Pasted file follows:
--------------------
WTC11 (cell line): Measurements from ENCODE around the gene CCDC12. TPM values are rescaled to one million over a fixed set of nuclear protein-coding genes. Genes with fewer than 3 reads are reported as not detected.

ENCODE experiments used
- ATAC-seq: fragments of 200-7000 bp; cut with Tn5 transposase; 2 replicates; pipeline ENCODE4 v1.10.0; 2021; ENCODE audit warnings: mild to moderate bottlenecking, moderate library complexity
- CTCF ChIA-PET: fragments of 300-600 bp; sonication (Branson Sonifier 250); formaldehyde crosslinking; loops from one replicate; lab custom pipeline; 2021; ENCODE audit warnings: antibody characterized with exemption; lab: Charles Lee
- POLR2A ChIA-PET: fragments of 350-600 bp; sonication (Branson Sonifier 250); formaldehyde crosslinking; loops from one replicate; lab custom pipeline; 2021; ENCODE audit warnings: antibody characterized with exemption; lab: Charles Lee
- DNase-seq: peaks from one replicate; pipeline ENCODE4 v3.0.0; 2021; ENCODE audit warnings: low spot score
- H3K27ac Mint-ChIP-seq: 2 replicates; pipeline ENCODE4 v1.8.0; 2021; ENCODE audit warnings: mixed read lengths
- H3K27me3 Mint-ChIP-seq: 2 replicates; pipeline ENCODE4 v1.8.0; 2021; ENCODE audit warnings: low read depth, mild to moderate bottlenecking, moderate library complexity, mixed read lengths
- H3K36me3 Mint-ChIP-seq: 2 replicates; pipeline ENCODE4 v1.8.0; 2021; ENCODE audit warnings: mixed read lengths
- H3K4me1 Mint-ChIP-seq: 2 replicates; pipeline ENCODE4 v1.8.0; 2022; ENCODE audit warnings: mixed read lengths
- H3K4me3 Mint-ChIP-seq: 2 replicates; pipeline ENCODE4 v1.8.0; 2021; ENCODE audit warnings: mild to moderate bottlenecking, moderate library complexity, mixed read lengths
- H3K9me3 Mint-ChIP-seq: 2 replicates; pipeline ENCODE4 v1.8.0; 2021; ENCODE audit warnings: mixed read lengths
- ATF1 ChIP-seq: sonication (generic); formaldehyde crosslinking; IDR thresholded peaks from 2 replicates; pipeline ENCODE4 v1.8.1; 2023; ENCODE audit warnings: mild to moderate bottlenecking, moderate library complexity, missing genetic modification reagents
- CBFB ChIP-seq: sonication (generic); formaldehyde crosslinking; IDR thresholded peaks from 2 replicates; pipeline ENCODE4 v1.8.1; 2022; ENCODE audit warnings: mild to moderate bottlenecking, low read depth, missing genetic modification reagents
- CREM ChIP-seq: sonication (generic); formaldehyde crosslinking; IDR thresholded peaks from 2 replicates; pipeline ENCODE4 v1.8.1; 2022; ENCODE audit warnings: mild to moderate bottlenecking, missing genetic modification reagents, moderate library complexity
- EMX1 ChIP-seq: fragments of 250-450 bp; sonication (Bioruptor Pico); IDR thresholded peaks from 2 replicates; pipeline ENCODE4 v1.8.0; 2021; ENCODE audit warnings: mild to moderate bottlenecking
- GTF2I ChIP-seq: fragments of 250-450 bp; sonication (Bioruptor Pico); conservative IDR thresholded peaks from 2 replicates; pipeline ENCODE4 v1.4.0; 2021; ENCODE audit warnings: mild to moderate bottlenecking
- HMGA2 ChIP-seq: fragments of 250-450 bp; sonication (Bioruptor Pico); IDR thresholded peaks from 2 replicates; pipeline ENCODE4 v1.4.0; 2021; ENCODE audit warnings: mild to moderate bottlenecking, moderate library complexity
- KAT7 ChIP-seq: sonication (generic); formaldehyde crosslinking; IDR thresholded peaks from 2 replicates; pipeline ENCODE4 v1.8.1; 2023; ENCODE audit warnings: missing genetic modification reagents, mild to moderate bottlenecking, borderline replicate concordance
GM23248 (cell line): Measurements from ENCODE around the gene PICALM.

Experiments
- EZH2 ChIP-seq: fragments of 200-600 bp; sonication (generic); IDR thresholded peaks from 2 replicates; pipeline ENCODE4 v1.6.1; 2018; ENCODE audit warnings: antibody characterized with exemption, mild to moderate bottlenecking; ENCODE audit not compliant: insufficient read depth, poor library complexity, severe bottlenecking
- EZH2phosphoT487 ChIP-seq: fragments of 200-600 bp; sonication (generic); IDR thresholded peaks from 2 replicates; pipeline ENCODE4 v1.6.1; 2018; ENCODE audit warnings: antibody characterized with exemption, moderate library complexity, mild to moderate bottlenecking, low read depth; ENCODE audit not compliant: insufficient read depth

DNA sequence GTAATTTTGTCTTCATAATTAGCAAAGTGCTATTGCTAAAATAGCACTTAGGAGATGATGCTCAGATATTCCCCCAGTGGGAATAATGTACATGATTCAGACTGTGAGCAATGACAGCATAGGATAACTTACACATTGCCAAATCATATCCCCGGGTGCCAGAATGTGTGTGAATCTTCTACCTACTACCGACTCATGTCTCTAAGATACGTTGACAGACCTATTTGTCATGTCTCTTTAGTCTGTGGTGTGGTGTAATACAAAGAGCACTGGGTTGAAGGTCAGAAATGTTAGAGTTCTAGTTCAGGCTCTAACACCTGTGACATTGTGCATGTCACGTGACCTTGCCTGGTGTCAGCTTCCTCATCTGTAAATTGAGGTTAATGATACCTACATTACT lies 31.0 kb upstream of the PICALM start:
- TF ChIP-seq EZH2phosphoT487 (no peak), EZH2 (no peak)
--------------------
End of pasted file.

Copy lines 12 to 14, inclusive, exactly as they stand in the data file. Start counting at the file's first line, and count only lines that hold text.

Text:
- H3K9me3 Mint-ChIP-seq: 2 replicates; pipeline ENCODE4 v1.8.0; 2021; ENCODE audit warnings: mixed read lengths
- ATF1 ChIP-seq: sonication (generic); formaldehyde crosslinking; IDR thresholded peaks from 2 replicates; pipeline ENCODE4 v1.8.1; 2023; ENCODE audit warnings: mild to moderate bottlenecking, moderate library complexity, missing genetic modification reagents
- CBFB ChIP-seq: sonication (generic); formaldehyde crosslinking; IDR thresholded peaks from 2 replicates; pipeline ENCODE4 v1.8.1; 2022; ENCODE audit warnings: mild to moderate bottlenecking, low read depth, missing genetic modification reagents